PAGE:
Our clients appreciate knowing an agent has been appointed to make medical decisions for them in the event of a medical emergency. A Health Care Agent is a person you name in a Health Care Power of Attorney to make health care decisions for you if you subsequently lose the ability to make your own health care decisions. The authority to act extends to such serious decisions as to whether or not heroic efforts should or should not be used to keep you artificially alive. The Health Care Power of Attorney also authorizes your agent to make decisions regarding organ donations and the ultimate disposition of your remains following your death. Guidance for all of these decisions is provided to your agent in the document.

Our documents are not boilerplate language.  We have designed, with the help of a medical doctor, the Seven Life Questions.  These questions must be asked by your agent before they let you die.  They are designed to not only make sure you don’t die prematurely, but also to give peace of mind to your agent that they made the right decision.

Living Will

The Living Will is like a message to your doctors if you are unable to communicate with them.  It is a statement from you that you do not want artificial means used to prolong your life if there’s little or no hope of survival.


The Declaration is a message to your doctors that you want your loved one to make decisions about the withholding of treatment that only prolongs the process of dying and is not necessary for the relief of comfort or pain.

Stand-Alone HIPAA Authorization

The HIPAA Authorization gives your agents–those that you appoint to make health care choices for you–access to your medical records for up to two years after you’ve died.  While you may have given a hospital or a doctor the names of your agents on their HIPAA release forms, that is not good enough.  You may need your agents to communicate with other doctors and you may be at a different hospital than the one with the HIPAA release.  Having your own release that can be provided to any health care professional is vital.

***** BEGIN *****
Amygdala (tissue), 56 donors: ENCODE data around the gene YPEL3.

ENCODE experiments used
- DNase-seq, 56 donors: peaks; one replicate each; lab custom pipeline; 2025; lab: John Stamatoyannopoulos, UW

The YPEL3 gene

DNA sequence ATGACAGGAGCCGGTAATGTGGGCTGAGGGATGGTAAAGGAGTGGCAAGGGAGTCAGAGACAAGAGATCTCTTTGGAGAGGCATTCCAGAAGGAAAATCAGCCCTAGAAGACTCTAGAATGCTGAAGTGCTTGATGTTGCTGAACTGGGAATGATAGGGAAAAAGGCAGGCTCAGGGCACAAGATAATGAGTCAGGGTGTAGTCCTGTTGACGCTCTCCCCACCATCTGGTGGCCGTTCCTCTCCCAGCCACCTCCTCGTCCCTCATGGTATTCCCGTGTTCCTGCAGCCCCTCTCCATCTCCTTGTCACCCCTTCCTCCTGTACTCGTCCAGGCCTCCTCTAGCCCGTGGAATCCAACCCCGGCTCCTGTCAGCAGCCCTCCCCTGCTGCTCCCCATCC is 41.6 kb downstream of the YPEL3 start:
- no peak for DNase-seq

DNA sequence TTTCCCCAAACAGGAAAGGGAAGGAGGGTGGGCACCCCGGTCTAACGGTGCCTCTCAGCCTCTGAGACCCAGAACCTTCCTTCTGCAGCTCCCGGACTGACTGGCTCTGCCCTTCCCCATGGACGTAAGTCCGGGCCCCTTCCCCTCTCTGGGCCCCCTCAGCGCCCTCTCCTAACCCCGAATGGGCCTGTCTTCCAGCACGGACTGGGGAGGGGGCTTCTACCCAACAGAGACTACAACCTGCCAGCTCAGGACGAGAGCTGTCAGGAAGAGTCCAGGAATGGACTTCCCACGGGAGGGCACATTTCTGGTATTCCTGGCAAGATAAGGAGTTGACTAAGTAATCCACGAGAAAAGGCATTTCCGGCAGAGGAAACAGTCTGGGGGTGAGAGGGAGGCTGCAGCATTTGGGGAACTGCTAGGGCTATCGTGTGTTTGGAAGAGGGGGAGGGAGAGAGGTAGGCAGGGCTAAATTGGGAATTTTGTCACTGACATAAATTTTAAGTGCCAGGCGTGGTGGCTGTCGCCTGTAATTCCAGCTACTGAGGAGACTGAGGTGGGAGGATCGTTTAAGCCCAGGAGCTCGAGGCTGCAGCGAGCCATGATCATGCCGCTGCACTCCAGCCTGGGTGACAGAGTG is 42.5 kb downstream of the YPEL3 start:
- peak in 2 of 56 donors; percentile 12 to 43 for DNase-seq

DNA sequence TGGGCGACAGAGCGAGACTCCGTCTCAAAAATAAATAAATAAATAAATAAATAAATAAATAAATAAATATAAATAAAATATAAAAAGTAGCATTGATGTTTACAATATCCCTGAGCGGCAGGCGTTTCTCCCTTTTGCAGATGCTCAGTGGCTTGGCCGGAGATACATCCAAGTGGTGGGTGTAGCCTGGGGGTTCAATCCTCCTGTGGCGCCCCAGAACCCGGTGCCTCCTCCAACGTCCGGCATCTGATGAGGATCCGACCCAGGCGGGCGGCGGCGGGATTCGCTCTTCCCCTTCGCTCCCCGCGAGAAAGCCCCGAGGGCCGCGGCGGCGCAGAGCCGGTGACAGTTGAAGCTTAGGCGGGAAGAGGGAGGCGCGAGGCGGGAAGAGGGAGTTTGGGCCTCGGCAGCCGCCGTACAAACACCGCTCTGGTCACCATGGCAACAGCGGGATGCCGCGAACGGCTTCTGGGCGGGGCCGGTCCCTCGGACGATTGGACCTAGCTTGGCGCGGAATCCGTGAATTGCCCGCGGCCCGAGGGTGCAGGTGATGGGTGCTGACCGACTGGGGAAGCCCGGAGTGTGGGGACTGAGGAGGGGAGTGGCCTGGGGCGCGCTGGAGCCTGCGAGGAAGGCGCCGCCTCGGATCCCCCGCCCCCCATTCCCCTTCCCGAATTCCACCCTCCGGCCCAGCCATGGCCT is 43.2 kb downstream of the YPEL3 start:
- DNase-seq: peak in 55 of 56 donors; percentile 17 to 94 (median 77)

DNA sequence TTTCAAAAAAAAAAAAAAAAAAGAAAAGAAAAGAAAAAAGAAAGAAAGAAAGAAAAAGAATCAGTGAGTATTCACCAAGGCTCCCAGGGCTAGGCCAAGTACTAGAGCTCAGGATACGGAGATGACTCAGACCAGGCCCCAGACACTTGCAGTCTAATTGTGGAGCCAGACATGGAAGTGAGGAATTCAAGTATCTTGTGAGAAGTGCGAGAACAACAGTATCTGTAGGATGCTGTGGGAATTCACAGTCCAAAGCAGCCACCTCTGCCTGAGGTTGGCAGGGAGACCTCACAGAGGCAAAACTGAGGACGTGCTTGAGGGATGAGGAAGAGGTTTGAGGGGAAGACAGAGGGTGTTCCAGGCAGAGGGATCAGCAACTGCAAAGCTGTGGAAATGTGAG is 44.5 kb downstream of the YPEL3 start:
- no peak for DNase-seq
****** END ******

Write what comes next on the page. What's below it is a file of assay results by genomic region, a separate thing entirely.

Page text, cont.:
The document should not be embedded within another document.  Sometimes there are HIPAA releases buried in the trust or in the Health Care Power of Attorney.  But those authorizations are only valid for those listed on that document.  For example, let’s say your HIPAA authorization is listed in your Health Care Power of Attorney but your Disability Trustee in your trust is trying to assets some medical bills.  While your agent under the Health Care Power of Attorney is authorized to get the records, your Disability Trustee cannot and your health care agent should not be sharing it with your Disability Trustee.  A stand-alone HIPAA Authorization that names all your “helpers” solves this problem.

The trustee is the person who manages the trust.  While you are alive and able, the trustee should be you.  However, if you have a temporary incapacity that renders you unable to serve, such as a hip replacement surgery,  then there could be a problem.  Who is going to pay the bills?